When Is Flu Season 2015? Months, What to Expect and Where to Get Flu Shots

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Health officials are gearing up for flu season 2015. Coming off a particularly rough season last year, flu experts are vamping up their efforts to get people vaccinated; health administrators expect to give some 171 million doses of flu vaccines this season, the Associated Press reports.  

Flu outbreaks in the United States will start as early as October and peak between December and February, the Centers for Disease Control and Prevention predicts, adding that flu season trends vary from year to year. "Flu seasons are unpredictable in a number of ways," according to the CDC. "While flu spreads every year, the timing, severity and length of the season varies from one year to another."

Last season was a "bad year for the flu," CDC director Tom Frieden told the Associated Press in September. The vaccine was only 13% effective against last year's unusual strain of the virus, down from its usual 50-60% effectiveness. 

Hospital visits for influenza-like illness peaked in late December during the 2014-2015 season, with 146 reported deaths, according to the CDC. More than 200,000 people are hospitalized for flu-related illness each year. 

The Center for Disease Control claims this year's vaccine will be more effective than last year and urges everyone to get one. "It doesn't matter which flu vaccine you get, just get one,"  Frieden told the Associated Press

What to expect: The flu outbreak should start in October and pick up in November. The past three years of flu season data shows that the peak of flu season happens during the final couple of weeks during the year. 

The CDC statistics show just how unpredictable flu season is, though. Anywhere between 5% and 20% of the U.S. population catches the flu each year. Between 1976 and 2006, estimates of flu-associated deaths in the U.S. range from a low of 3,000 to a high of 49,000.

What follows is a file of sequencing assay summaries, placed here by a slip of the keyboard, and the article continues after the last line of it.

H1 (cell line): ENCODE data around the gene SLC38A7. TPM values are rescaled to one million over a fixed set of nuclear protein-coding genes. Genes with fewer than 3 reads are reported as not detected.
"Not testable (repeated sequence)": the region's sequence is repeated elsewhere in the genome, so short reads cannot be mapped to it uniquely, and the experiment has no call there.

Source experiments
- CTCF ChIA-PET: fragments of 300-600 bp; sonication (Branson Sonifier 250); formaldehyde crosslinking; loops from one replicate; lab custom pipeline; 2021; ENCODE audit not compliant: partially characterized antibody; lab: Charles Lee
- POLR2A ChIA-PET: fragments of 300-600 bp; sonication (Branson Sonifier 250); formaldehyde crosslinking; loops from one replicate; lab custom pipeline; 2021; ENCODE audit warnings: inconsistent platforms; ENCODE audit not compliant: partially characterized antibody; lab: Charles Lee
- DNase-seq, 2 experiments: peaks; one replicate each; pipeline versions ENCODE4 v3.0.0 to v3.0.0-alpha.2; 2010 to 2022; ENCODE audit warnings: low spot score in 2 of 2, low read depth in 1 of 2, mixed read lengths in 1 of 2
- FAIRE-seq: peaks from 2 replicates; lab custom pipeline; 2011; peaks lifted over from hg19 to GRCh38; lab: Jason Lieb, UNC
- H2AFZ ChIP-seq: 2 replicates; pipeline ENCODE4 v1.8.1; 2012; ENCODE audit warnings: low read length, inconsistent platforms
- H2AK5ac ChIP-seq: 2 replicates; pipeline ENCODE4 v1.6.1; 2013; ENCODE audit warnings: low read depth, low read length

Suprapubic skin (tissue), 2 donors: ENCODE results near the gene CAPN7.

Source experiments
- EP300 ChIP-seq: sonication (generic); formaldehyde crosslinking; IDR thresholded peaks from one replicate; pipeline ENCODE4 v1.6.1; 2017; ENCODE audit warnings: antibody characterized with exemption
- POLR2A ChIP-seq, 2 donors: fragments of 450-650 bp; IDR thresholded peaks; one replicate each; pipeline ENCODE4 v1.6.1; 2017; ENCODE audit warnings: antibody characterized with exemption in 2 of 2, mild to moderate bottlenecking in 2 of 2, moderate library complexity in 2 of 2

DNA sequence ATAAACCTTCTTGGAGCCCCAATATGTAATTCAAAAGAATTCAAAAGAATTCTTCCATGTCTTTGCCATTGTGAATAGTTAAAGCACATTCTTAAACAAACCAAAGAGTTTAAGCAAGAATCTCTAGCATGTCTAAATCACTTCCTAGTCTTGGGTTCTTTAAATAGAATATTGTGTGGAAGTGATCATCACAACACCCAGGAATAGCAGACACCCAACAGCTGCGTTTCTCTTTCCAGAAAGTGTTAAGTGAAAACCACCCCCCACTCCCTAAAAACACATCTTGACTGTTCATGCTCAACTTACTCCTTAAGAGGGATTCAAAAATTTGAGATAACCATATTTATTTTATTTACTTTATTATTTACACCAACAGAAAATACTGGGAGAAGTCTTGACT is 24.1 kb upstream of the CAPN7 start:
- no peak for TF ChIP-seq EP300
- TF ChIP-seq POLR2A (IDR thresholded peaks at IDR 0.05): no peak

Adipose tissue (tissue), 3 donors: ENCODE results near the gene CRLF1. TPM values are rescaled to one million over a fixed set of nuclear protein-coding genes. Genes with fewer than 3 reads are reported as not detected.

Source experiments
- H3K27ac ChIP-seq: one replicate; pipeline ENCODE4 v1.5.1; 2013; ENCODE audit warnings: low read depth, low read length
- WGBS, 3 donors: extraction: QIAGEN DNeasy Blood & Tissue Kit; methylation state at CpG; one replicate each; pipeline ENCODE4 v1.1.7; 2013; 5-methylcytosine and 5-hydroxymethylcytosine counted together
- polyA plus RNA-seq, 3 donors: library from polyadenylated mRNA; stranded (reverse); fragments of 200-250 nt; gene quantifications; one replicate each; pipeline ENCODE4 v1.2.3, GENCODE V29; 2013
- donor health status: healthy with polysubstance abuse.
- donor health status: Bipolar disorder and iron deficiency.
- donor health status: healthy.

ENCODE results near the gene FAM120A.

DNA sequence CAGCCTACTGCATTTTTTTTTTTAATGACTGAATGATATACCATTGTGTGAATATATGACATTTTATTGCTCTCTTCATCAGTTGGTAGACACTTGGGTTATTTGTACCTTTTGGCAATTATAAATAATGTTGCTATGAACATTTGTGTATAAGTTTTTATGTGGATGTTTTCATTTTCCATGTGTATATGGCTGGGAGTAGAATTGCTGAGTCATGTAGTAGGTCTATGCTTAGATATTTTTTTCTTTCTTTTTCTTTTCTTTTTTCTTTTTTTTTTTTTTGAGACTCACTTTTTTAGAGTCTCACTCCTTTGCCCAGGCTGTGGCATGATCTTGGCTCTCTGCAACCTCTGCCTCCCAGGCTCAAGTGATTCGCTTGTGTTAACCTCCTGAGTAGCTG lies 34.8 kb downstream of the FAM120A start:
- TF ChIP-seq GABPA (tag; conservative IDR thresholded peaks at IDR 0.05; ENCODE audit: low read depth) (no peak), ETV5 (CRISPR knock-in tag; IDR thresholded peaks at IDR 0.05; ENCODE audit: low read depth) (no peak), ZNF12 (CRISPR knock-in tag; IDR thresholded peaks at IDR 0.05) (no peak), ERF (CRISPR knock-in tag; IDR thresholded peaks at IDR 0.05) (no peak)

How to avoid the flu: First and foremost, the CDC recommends getting a flu vaccine by October of each year for anyone 6 months of age and older. This ensures that as many people as possible are protected against the virus before the season begins. 

This season, four methods of vaccination are available, including a nasal spray for those afraid of shots.

Source: Jacquelyn Martin/AP

About 79% of employers with high-deductible health insurance plans offer employees free flu shots, while 67% of employers with traditional health insurance plans offer workers free vaccination, Reuters reports. The shot costs $32 to $40 for those paying out-of-pocket, the Associated Press reports.

The vaccine should be repeated annually because new strains of influenza appear each year and immunity from provided by the vaccine fades

Contrary to some beliefs, the form of flu virus used in the vaccine is too weak to cause the flu. Though a myth exists that the flu shot can cause miscarriages, NPR reports that the influenza can lead to miscarriages and the vaccine reduces the risk of a miscarriage. 

Other preventative methods include the basics, hand-washing and staying away from sick people.

For people who already have the flu: Flu symptoms will include a fever and may also include a cough, chills, stuffy nose, sore throat, body aches, fatigue, sometimes accompanied by diarrhea and vomiting. The CDC noted that while stomach symptoms are often referred to as the "stomach flu," influenza is a respiratory disease, not an intestinal disease.

Most people with the flu have mild enough cases that do not warrant drug treatment, the CDC stated. In these cases, staying home from work or school and letting the illness run its course is the best option. Over the counter medications such as anti-inflammatories and fever reducers can ease flu symptoms but won't make flu sufferers less contagious.

The U.S. Department of Health and Human Services recommends getting a lot of rest, drinking clear fluids and gargling with salt water, among other things.

For more severe cases, the illness is treated with antiviral prescription drugs. This season, three FDA-approved influenza antiviral drugs are recommended for use in the United States: oseltamivir, zanamivir and peramivir, the CDC reports. A list of emergency treatments is available here.

Such methods of treatment are recommended for those with serious flu complications — either infants, senior citizens, pregnant women or those who are hospitalized. Studies prove the effectiveness of these drugs in preventing life-threatening symptoms, according to the CDC, and are most effective when used within 48 hours of contracting the flu.